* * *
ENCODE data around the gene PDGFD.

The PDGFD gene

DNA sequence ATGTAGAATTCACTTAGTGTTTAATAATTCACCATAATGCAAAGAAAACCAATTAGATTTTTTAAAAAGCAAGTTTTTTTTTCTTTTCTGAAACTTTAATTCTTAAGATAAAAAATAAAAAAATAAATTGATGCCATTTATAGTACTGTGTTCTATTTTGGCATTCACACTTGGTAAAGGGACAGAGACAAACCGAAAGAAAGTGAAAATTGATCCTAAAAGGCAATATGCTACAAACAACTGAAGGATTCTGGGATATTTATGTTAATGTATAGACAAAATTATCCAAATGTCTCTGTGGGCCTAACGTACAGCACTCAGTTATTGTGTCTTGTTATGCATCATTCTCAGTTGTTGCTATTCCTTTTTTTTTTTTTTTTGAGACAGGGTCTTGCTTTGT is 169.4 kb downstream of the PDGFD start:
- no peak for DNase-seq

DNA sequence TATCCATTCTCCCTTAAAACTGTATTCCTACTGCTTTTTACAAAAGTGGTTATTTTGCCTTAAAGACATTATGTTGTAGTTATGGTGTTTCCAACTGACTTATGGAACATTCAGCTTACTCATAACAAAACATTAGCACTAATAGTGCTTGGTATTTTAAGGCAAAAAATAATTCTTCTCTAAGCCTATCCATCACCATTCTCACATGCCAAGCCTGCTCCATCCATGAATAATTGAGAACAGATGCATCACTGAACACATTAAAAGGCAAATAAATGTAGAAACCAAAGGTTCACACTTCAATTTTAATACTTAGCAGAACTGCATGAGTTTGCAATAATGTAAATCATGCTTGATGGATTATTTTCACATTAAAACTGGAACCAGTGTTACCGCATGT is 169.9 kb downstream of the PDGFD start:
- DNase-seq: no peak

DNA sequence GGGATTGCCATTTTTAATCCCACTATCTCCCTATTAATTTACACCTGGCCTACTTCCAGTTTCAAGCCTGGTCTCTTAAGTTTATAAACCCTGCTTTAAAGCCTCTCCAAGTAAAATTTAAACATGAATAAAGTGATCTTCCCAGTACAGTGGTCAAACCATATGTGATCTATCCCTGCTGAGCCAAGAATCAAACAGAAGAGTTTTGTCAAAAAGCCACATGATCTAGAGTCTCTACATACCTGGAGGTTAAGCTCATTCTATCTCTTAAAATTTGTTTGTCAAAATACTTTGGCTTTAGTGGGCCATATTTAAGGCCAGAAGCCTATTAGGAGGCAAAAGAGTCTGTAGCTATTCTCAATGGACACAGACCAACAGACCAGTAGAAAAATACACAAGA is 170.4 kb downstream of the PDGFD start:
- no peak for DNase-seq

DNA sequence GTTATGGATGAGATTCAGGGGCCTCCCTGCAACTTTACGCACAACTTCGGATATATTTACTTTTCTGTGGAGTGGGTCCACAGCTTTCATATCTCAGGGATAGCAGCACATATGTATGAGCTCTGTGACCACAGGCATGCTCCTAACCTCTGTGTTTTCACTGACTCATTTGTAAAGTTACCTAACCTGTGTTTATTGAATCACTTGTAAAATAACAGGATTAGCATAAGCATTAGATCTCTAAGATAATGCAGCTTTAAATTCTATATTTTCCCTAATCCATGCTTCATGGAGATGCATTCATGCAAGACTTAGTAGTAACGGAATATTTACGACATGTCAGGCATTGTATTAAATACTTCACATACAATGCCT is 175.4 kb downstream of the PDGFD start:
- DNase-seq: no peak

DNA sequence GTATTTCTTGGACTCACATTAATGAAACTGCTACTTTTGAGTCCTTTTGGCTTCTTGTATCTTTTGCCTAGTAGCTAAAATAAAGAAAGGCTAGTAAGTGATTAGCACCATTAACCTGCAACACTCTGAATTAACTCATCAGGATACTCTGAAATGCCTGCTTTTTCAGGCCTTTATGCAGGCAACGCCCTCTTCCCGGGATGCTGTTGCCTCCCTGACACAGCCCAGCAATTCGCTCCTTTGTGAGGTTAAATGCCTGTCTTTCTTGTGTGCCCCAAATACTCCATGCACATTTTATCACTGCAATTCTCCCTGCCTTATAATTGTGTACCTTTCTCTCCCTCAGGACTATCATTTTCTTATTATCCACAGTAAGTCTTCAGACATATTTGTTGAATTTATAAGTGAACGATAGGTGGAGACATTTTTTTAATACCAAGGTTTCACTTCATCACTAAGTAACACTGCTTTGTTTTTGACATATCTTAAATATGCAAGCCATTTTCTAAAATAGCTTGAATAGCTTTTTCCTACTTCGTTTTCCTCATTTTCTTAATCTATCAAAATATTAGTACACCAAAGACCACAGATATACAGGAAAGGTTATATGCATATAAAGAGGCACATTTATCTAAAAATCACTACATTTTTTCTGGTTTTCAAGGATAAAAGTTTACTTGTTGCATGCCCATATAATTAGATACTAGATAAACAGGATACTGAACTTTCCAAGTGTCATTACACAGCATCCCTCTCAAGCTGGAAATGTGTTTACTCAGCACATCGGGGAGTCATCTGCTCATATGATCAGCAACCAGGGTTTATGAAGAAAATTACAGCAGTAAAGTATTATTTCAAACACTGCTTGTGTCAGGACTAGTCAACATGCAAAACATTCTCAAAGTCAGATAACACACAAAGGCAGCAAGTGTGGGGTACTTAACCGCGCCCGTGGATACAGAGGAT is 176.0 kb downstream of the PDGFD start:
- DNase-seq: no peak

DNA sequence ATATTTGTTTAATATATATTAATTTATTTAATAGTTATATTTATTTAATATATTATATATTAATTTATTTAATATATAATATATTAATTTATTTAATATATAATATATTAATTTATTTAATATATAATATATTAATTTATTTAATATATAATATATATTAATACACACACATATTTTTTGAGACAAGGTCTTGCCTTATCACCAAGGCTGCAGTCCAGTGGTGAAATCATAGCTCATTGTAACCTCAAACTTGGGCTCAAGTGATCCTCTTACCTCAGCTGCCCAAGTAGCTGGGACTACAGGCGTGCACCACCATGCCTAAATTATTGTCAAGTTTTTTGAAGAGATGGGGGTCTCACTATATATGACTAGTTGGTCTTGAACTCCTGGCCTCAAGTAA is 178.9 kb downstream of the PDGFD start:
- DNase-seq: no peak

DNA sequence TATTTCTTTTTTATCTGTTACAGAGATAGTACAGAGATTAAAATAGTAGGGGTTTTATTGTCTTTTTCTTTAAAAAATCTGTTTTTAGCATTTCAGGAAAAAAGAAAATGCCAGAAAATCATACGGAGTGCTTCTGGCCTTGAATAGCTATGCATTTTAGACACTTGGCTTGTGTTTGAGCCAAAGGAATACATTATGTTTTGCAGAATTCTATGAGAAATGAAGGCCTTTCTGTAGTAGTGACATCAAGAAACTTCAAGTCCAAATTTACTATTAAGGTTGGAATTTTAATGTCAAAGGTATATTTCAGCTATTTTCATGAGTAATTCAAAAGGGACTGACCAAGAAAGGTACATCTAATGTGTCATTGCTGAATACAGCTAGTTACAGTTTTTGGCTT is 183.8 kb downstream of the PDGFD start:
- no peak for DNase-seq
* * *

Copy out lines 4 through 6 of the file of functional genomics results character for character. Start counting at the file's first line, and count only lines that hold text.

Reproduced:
- no peak for DNase-seq

DNA sequence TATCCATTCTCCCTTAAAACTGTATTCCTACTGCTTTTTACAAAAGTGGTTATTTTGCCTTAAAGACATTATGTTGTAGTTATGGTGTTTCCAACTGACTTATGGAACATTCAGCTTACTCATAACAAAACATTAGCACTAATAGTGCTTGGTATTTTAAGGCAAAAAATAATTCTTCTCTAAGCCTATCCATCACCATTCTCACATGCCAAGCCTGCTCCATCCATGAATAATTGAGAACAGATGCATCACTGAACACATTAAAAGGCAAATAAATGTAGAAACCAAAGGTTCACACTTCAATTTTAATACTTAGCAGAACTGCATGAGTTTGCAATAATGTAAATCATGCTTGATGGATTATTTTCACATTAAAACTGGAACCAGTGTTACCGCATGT is 169.9 kb downstream of the PDGFD start:
- DNase-seq: no peak